Sometimes it seems that our normal weather creates a lot of havoc inland, where gusts hit a lot more homes, power lines and so on. Still, we get our share of power outages, wind damage and other exciting dynamics. Life on the coast..
Many folks in our communities have either left family to retire here, or stayed here while family went elsewhere looking for work school, whatever. The result is quite a few elders who are here without family support..and who are watching the winds.
A little prep work--just in case--can go a long way so in the event we do have some emergency situations, we don't scramble to start from square one. In light of this, I want to recommend a pamphlet available through the Red Cross (www.redcross.org) : Disaster Preparedness for Seniors by Seniors. It looks at things like sheltering in place, what to do in case of fires, medical emergencies, etc. Who knows better what elders need than other elders? "Experts" are one thing, but someone who walks in your shoes is another, yes?
For a quick reference, here are five points to consider and/or plans to make:
First Aid Kit
Rather than a generic kit (though better than none), consider adding a list of your current prescriptions and medical information (allergies, insurance cards, etc). Do you wear glasses? If you have an extra pair, toss them in. The same goes for extra batteries for hearing aids and so on.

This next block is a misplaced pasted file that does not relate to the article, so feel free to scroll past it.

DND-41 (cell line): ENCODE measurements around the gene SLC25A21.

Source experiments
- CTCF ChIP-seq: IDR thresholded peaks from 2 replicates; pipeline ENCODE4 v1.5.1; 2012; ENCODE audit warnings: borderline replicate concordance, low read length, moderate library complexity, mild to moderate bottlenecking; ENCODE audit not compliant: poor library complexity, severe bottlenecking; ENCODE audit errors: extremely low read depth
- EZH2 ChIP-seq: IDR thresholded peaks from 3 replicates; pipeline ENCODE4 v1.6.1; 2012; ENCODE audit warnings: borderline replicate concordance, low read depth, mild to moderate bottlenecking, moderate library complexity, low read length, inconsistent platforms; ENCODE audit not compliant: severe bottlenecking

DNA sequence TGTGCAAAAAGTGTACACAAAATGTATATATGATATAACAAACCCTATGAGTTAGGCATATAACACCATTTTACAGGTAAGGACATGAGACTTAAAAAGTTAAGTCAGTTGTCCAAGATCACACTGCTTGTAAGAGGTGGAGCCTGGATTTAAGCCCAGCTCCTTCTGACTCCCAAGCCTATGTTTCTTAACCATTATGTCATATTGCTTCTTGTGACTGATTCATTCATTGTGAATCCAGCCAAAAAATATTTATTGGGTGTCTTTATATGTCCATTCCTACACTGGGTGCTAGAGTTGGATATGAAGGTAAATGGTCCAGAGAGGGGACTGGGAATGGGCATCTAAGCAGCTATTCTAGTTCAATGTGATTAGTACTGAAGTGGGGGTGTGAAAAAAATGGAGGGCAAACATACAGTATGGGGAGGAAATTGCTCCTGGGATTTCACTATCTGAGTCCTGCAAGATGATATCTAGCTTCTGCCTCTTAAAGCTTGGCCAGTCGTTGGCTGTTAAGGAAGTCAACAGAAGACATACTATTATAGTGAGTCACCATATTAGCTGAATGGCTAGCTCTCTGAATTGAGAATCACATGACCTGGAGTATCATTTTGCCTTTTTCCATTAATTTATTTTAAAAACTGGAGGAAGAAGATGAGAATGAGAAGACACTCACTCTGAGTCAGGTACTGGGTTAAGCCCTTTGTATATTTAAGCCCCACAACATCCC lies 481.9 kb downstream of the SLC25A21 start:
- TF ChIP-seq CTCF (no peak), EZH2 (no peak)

Plug-in flashlights that charge themselves when the power's on are a good idea. There are also various types of inexpensive battery powered stick-up lights available--remember to periodically check the batteries. Also, small penlight flashlights fit easily in your car, purse, or on your nightstand.
Another good place for a flashlight. Also, consider a good pair of shoes in case you have to stumble around a bit in the dark. Slippers are comfortable, but not very sturdy, and in case of emergency you don't want to spend time trying to find your shoes.
It's great to have friends for 50 years. They may even be noted somewhere as your emergency contact; but are they able to get about independently and safely? Or do they, too, need emergency contacts that may be able to check on them?
One more thing: It's great to have a cordless phone so you can keep it near you. However, as you may have discovered, if the power's out, so is the phone. The old land-line phones usually work when the power's out, so dig them out of the closet, find a phone jack and you're set. If you have a cell phone, good, but it still needs charging, so..
Also, technology is great. The various equipment that allows us to remain home, such as oxygen condensers and nebulizers are quite often literally, life-savers. And much easier to manage than those old heavy tanks. Again, think power--or the lack thereof. Given oxygen tanks may not be decorative, but they will provide oxygen available regardless of electricity.
For more information and resources, contact your local Red Cross, or the county emergency services (642-9340 or 875-9340). And remember your fire department: If you have no power, they have generators and may be able to assist with nebulizer treatments and oxygen bottle refills.
Is that it? Hardly, but hopefully this can be a starting point..for all of us. Enjoy the coast--and be prepared.
Information & Assistance: Long Beach: 642-3634, 888-571-6558; Raymond: 942-2177, 888-571-6557; www.o3a.org